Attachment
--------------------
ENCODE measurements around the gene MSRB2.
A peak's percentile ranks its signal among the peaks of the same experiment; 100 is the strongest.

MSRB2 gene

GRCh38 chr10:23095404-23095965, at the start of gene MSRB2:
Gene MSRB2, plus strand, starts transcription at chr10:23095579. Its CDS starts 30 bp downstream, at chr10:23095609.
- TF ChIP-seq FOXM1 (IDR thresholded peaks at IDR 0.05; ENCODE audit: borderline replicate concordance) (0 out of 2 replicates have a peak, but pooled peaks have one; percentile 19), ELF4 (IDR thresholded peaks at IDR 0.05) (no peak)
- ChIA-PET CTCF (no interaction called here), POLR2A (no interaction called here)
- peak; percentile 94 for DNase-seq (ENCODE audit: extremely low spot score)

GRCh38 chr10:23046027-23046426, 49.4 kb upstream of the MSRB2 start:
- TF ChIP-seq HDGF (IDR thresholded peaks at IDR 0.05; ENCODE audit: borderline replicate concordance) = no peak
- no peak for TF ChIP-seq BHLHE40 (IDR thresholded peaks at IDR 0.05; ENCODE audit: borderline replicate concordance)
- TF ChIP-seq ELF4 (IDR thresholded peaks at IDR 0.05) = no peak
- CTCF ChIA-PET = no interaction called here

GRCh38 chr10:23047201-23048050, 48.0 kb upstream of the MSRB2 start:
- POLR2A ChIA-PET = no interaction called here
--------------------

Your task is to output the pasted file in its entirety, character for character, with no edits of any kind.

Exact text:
ENCODE measurements around the gene MSRB2.
A peak's percentile ranks its signal among the peaks of the same experiment; 100 is the strongest.

MSRB2 gene

GRCh38 chr10:23095404-23095965, at the start of gene MSRB2:
Gene MSRB2, plus strand, starts transcription at chr10:23095579. Its CDS starts 30 bp downstream, at chr10:23095609.
- TF ChIP-seq FOXM1 (IDR thresholded peaks at IDR 0.05; ENCODE audit: borderline replicate concordance) (0 out of 2 replicates have a peak, but pooled peaks have one; percentile 19), ELF4 (IDR thresholded peaks at IDR 0.05) (no peak)
- ChIA-PET CTCF (no interaction called here), POLR2A (no interaction called here)
- peak; percentile 94 for DNase-seq (ENCODE audit: extremely low spot score)

GRCh38 chr10:23046027-23046426, 49.4 kb upstream of the MSRB2 start:
- TF ChIP-seq HDGF (IDR thresholded peaks at IDR 0.05; ENCODE audit: borderline replicate concordance) = no peak
- no peak for TF ChIP-seq BHLHE40 (IDR thresholded peaks at IDR 0.05; ENCODE audit: borderline replicate concordance)
- TF ChIP-seq ELF4 (IDR thresholded peaks at IDR 0.05) = no peak
- CTCF ChIA-PET = no interaction called here

GRCh38 chr10:23047201-23048050, 48.0 kb upstream of the MSRB2 start:
- POLR2A ChIA-PET = no interaction called here